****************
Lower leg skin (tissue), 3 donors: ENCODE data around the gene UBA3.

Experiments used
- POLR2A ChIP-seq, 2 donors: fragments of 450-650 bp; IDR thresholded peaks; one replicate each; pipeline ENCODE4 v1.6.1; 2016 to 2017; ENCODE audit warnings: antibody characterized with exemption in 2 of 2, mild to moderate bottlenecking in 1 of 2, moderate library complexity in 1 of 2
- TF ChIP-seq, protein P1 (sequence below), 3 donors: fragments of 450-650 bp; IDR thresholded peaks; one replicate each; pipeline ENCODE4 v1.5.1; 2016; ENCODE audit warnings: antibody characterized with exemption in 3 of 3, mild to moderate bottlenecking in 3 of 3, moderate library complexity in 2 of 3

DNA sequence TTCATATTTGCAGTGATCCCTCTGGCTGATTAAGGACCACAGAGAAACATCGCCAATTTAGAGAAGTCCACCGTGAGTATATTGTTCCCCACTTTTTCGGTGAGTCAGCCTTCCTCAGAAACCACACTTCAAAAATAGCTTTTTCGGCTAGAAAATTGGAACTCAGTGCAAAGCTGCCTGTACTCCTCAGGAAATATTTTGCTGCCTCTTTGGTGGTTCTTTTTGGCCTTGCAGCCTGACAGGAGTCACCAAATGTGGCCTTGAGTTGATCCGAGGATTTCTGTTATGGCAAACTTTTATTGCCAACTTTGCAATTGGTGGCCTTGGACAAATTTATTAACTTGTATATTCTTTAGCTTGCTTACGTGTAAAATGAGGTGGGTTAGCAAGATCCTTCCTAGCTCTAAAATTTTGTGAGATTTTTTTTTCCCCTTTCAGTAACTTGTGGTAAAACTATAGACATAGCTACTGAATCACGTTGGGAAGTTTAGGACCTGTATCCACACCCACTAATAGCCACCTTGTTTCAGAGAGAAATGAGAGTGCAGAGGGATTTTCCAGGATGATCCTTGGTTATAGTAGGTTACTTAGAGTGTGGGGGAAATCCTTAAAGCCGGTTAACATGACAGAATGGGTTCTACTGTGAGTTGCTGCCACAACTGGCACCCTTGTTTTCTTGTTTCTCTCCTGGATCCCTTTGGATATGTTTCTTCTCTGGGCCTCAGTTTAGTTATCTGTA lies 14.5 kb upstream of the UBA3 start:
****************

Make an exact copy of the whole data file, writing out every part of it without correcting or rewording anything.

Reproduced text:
Lower leg skin (tissue), 3 donors: ENCODE data around the gene UBA3.

Experiments used
- POLR2A ChIP-seq, 2 donors: fragments of 450-650 bp; IDR thresholded peaks; one replicate each; pipeline ENCODE4 v1.6.1; 2016 to 2017; ENCODE audit warnings: antibody characterized with exemption in 2 of 2, mild to moderate bottlenecking in 1 of 2, moderate library complexity in 1 of 2
- TF ChIP-seq, protein P1 (sequence below), 3 donors: fragments of 450-650 bp; IDR thresholded peaks; one replicate each; pipeline ENCODE4 v1.5.1; 2016; ENCODE audit warnings: antibody characterized with exemption in 3 of 3, mild to moderate bottlenecking in 3 of 3, moderate library complexity in 2 of 3

DNA sequence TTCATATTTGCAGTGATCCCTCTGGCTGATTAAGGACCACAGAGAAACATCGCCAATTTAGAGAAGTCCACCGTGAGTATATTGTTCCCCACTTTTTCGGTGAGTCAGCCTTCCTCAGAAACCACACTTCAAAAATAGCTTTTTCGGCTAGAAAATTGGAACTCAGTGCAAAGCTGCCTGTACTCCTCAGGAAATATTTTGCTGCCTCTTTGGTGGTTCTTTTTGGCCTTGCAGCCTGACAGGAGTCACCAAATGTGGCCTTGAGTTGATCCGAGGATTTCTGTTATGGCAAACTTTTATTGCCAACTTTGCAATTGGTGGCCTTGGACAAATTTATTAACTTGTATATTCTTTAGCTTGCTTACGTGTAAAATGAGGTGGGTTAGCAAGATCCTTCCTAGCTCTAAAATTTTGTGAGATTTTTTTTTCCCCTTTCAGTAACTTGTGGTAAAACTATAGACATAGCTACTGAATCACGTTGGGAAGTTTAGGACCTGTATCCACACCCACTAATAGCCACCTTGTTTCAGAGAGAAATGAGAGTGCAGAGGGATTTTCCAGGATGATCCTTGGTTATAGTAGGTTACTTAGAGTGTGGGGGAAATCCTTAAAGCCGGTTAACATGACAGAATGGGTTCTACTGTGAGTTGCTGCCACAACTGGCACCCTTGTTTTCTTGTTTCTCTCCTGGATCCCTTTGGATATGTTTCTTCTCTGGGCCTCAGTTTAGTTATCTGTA lies 14.5 kb upstream of the UBA3 start: